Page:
Stone Age HAA The Holy MAA

Stone Age HAA The Holy MAA

Writing - Noise - Magic

Monday, September 22, 2014

My story "Red Moon"

Hello, I'm happy to say Blood Lotus Literary Blog has published my story "Red Moon"! I like Blood Lotus very much and am honored that they chose my work.

Here is a link:

Blood Lotus

Thursday, September 18, 2014


Hey buddies;;;;;;;

I'm taking leave of this blog until 2015 because I need to focus on writing and music projects. I'm sure there will be some random posts.

Hit me up if you want in the meantime: or on Facebook

Remember: if you want to order a copy of the latest Adanna Literary Journal to check out my short story "Hunger Town", send me an email and I can get you the author's discount.

I have another story coming out soon, so look for updates!

Also, I will be collaborating again with my buddy Pauline Lombardo on September 29th at Now That's Class! Other acts include Law$uits and Magnetic West. 

Here is a link to the Facebook page:


Monday, September 15, 2014


Wyatt Howland is from Northeast Ohio and has been working on making noise for the past twenty years. You can find his work here:

ARH: What are you working on now?

WBH: There are a few things that I am working on that I am very happy with. Fascist Insect and Skin Graft 'Workplace Violence' has a really classic badass appeal to it in my opinion, it always rules working with you and Mitch.  In the past year or so I have worked a lot with Andrew Kirschner on our duo Blackfire, and among other things we have in production a split with K2 [this is now available!], and a cassette titled 'Out of Fear'.  I just finished up a full-length solo recording titled 'Twins Decease' that is very sour and angry.  David Russell and I are about to release the first volume in a compilation series titled 'Ohio', the first volume is incredible.  Cory Rowell, aka Demonologists, and I are working on a full-length collaboration that has so far been both disgusting and menacing.  A split / collaboration with Scant is in its final stages, which is very desolate.  As you know, DPI has returned as an electronic trio and it has been very satisfying working on new material, which has been very dark and grimy.  Otherwise, there is future work planned that I am looking forward to when the time is right, with others that you know.
[note: Wyatt is my brother and long-time collaborator in Dead Peasant Insurance (DPI) as well as other projects.]

ARH: Wow - great stuff. We love working with you, too! You are involved in so many collaborations now, do you ever find it challenging to find time and energy for your solo stuff, or are you not that worried about it? Collaborations can open one's ear to new ideas, for sure.

 WBH: I am always running out of time and energy but always in the state of mind to plot and sketch out ideas mentally.  By the time I am able to record, I have a general map of where to go.

ARH: When and how did you get into performing? Feel free to discuss any influences and early experiences. 

WBH: I was 11 or 12 when I started going to see your bands play shows.  This was really exciting to me, teenagers putting on these hardcore shows with little to no adult supervision.  The DIY aspect of hardcore was very inspiring.  Growing up watching our father play in bands, the idea of playing in a band meant having a more professional attitude, trying to sound as good as possible and exercising talent and hard work.  Your bands sounded like shit and everyone had a bad attitude and hated each other.  I loved that.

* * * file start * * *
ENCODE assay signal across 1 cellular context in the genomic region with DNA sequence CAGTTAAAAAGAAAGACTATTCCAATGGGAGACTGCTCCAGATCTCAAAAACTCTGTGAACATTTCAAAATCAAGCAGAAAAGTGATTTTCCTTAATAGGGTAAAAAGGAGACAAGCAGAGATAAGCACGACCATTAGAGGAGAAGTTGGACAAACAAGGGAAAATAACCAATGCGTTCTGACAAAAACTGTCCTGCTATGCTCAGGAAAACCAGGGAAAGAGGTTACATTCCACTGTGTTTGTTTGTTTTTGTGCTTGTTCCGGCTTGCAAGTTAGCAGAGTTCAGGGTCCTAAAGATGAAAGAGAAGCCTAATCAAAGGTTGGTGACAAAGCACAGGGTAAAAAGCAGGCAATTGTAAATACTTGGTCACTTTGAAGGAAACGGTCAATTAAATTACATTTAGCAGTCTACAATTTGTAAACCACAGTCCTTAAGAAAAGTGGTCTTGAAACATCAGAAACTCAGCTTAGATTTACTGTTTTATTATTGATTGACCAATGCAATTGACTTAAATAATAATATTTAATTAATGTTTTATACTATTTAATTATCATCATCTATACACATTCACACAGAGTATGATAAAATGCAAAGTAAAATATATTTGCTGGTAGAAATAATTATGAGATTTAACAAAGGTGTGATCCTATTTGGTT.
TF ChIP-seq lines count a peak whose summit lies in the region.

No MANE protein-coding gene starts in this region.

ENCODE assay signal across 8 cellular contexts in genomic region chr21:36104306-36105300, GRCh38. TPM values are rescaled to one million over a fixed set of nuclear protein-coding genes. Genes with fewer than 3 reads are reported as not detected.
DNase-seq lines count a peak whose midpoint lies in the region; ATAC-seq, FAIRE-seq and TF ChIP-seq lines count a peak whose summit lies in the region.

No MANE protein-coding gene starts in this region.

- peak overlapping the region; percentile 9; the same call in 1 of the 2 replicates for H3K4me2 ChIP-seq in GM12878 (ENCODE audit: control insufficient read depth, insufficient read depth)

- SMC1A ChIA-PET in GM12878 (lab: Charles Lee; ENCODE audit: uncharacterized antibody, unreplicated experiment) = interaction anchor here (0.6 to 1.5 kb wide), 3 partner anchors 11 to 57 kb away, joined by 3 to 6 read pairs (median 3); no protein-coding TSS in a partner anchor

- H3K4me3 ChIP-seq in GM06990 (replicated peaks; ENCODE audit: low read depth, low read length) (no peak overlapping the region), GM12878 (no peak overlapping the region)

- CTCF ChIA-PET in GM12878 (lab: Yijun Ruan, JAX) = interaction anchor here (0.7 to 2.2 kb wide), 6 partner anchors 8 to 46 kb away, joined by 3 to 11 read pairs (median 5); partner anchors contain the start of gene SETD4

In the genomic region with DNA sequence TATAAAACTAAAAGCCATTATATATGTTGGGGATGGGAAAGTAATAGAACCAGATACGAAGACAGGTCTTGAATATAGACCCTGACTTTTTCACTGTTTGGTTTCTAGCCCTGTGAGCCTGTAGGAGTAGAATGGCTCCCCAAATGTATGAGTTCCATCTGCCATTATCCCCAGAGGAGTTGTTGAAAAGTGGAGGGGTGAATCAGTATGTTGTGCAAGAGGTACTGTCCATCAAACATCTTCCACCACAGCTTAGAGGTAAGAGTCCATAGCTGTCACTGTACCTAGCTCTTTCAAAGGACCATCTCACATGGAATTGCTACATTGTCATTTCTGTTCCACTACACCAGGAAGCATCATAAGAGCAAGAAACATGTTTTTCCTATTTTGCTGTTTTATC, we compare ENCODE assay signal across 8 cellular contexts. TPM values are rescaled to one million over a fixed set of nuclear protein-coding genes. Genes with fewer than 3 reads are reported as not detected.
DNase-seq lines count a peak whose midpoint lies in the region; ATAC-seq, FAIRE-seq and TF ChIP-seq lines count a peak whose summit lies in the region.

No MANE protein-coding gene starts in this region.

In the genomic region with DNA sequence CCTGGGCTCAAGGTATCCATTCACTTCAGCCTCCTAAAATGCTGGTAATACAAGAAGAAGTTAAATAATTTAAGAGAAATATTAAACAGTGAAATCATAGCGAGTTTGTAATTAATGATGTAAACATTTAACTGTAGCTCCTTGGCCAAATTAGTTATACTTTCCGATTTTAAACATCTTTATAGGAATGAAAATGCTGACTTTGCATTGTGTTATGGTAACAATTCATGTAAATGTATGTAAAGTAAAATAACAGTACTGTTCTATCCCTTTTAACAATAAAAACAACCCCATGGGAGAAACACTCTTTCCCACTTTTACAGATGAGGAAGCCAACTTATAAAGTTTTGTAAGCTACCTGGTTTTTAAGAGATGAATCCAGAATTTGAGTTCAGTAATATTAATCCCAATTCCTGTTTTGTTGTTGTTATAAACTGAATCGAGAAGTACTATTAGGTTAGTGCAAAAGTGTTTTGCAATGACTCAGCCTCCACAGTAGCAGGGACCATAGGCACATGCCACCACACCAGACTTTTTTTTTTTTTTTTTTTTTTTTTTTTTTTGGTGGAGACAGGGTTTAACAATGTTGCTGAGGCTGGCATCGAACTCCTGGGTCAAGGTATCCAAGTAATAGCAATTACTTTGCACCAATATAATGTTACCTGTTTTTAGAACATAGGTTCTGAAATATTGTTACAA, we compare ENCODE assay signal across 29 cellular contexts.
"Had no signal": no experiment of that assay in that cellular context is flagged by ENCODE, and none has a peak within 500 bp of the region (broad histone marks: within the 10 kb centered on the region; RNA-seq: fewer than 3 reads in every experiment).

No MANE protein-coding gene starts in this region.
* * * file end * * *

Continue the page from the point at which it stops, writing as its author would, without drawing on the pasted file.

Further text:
ARH: Ah yes, thank you--you are describing a quality and values that I'm proud to have maintained with integrity over the last twenty years.
 Since you’ve started performing, have you noticed repeating cycles in terms of style and energy of experimental music? How would you describe the current zeitgeist?
 What qualities excite you in performances of others? What takes you by surprise and keeps your interest in experimental music? 

WBH: I've definitely noticed a severe mutation in the music culture.  Things are much bigger in all ways than they were when we started, like a swelling cyst.  There are definitely parallels to what I've read about the original industrial music culture of the 1970s and the current underground electronic culture.

For me, the most important quality to music and live performance is conviction.  There are certain sounds and styles that I am attracted to: dark inhuman tones, unmusical textures.  The last performances I was startled by were Gerritt Wittmer and Shrive, and I couldn't tell you why honestly...  Generally speaking I am more excited by sets with no visual stimulus and don't like to watch people work.  I can appreciate all aspects of music when done well, but for me to take it seriously, rhythm and melody generally can fuck off.

ARH: Does language factor in your creative process?

WBH: It has more in the past.  I used to come up with a title and work around what I could do thematically with it.  Lately titles are more of an afterthought and hassle for me, because I have been moving in a more abstract and inhuman direction and am less language oriented than I used to be.  But techniques are always changing.

ARH: Do you feel performing is a mystical act and/or ritual? How would you describe the performing process in terms of mental, physical and emotional transformation?